I am looking up at three tall, strapping men who look like Greek gods, towering above a meadow, under dark, menacing clouds, one brandishing a sword high above his head. This gargantuan painting called “Oath on the Rütli,” by Swiss artist Johann Heinrich Füssli, portrays the iconic oath taken at the foundation of the Old Swiss Confederacy by the representatives of the three founding cantons (territories), Uri, Schwyz and Unterwalden, dating back to 1307.
I am taking an unconventional, whistle-stop art tour at the Kunsthaus Art Museum in Zurich called #Letsmuseeum, created by Rea Eggli and her cultural event agency swissandfamous. It promises “useless details, weird stuff, little known facts about art works and an original perspective into art.”
We sit on the floor in front of the painting, as our young guide Cynthia Naef, who confesses that “she’s a fan and not an expert,” explains the story behind the painting. “This Swiss blockbuster was painted with an ant’s eye view in such a way that they looked elongated and powerful—they were after all the founding fathers of the Swiss Confederation,” she explains. “This meadow above Lake Uri still exists and kids go for picnics there,” she elaborates.
Our tour started outside the museum at a towering bronze cast of Auguste Rodin’s masterpiece “Gates of Hell,” inspired by Dante’s Inferno and Ghiberti’s “Gates of Paradise”—which weighs 8 tons, has 186 figures and took him 37 years to execute completely.
Cynthia exclaims, “37 years…is what takes many people through high school, their first heartbreak, a university education and finding a spouse and settling down.” She also shares a little known fact about the installation. This piece, one of eight casts, has been standing here since 1949; it was actually commissioned for the planned Führer Museum in Linz in the 1930s by Goering, paid for twice, but never picked up!
As we walk upstairs, she points to another striking painting that stretches across a whole wall of the landing that depicts five women in statuesque poses donned in blue costumes. Painted by Swiss artist Ferdinand Hodler, the son of a carpenter, this painting called “A View into Infinity” was disliked by the second director of the museum, René Wehrli, so much that he put a curtain covering the painting as long as he was in tenure” says Cynthia.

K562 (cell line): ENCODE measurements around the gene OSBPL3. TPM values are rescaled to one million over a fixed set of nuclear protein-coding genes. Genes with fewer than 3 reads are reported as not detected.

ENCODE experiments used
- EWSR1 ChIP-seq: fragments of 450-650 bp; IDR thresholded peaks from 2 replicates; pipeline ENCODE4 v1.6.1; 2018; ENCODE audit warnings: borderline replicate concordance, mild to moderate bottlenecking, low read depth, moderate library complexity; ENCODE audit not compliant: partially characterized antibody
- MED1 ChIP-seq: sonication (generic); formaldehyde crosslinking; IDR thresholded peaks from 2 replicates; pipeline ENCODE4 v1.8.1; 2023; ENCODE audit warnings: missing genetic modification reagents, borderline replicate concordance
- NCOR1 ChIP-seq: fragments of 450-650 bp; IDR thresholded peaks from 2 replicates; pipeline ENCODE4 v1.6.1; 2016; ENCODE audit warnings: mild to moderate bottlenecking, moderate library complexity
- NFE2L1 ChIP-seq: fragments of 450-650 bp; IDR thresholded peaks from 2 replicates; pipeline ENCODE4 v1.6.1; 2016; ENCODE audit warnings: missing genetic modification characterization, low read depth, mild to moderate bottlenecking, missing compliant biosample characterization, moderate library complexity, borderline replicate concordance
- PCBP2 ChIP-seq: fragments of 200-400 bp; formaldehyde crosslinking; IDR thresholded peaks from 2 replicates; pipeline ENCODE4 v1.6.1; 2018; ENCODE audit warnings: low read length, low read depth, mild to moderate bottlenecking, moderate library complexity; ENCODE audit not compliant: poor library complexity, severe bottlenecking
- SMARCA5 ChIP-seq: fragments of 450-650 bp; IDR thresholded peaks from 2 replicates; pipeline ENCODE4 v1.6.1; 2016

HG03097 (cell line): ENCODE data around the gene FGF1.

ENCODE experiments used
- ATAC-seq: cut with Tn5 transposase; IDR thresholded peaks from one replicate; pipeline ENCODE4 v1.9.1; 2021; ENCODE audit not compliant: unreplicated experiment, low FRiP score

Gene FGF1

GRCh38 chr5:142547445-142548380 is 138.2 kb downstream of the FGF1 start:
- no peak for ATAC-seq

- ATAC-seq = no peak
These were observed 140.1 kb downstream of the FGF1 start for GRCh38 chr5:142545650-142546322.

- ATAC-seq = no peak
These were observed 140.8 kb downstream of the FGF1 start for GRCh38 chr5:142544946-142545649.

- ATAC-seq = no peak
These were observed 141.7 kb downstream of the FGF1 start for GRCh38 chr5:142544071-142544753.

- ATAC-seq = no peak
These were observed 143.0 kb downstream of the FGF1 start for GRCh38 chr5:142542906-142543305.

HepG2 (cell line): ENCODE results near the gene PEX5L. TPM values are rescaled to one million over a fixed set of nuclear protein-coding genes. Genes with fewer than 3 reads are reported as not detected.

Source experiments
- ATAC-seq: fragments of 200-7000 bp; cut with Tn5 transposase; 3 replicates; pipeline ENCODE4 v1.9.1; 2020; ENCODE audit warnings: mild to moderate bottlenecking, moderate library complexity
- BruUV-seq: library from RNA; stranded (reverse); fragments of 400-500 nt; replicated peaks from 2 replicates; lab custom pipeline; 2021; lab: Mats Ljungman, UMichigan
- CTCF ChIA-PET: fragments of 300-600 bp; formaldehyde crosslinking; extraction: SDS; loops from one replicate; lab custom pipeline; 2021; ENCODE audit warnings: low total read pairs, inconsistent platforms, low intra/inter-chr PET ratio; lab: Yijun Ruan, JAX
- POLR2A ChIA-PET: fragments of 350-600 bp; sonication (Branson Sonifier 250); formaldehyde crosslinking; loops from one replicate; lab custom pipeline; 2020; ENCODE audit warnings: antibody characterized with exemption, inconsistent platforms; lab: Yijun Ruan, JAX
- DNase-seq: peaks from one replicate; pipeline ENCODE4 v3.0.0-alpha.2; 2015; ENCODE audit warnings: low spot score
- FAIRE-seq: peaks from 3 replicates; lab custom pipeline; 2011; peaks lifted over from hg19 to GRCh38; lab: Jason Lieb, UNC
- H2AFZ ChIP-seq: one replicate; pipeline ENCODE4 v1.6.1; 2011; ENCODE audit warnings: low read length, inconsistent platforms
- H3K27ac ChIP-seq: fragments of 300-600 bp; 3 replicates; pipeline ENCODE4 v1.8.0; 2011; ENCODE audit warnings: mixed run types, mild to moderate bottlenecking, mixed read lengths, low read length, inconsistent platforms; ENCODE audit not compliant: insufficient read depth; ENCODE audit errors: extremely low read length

We look next at Adriaen Isenbrant’s “Rest during the Flight to Egypt,” with Mary cradling baby Jesus on her lap, a brilliant interpretation of this popular theme. “The background which is supposed to be in Egypt looks like Belgium with its red roof houses, probably an effect of the Dutch painter’s nationality” quips Cynthia. For then, part of modern day Belgium was considered part of the Netherlands.
Moving on to a cordoned off side room, we peer into it to see stone tubs on the floor. It is an art installation called “Olivestone,” by the German artist Joseph Beuys, made up of five stone vats, which remind me of tombs. Used by the Durini family since the sixteenth century to decant olive oil, they have been placed in larger stone cuboids, and the sides filled with Italian olive oil. “Two hundred litres of olive oil fill the cracks and pores and seep into the stone till the liquid changes the nature of the stone,” says Cynthia. “It was moved for an art show to another city, which wasn’t a good idea because when it was tilted all the oil spilled out.”
Cynthia then shows us the most expensive art pieces in the museum. She leads us into a room where the walls are covered with two paintings from Monet’s famous “Water Lilies” series, six metres in length, in muted shades of purple and pink. And, of course, there’s a story. When Dr Rene Wehrli, the then Director of the Kunsthaus, went to Giverny where Claude Monet lived with industrialist Emil Georg Buhrle, he fell through a bridge and landed in the water lily pond represented in this famous series of paintings. Buhrle acquired three of the water lily paintings and cheekily presented two to the Kunsthaus for posterity.
We then peer through a glass door into a room that looks, at first glance, like an untidy garage. Our guide clarifies that this entire art installation (made by artists Peter Fischli and David Weiss), with its carefully simulated mess, is actually all carved from polyurethane! It was created in 1991 and called “Garage.” “Art is after all in the eyes of the beholder,” comments Cynthia.
Throughout the tour I feel the experience isn’t afraid to be interactive or challenge the group’s thought process. In one room Cynthia asks us to pick something from the paintings that represents us. It could be an object in the painting or a feeling. In front of another painting she pulls a few of us up front to help enact the story behind the artwork. Then, she hands out a small blue keychain with a mini photo frame. “Take a photo using the key chain as a frame, and send your perspective to me,” she asks.
The tour ends in the garden yard of the museum where one wall is covered with Spanish artist Joan Miro’s colourful tiles. When they were fixed here no one thought about the damage the weather winter could inflict upon the tiles. “Now they have a special system of heating behind which ensures they don’t crack in the winter,” Cynthia says with a smile. A little known fact, but certainly interesting!
Joining a tour costs 25 CHF (Rs1,800), which includes the entrance fee to Kunsthaus Art Museum as well as the guided tour, which lasts about 1.5 hr. Tours come with many themes, so make sure to check out letsmuseeum.com to get glimpse of what other fan-led adventures await you.
Kalpana Sunder is a travel writer, blogger, and a Japanese language specialist from Chennai. In her search for a good travel story, she has snowmobiled in Lapland, walked with the lions in Zimbabwe, and flown in a microlight over the Victoria Falls.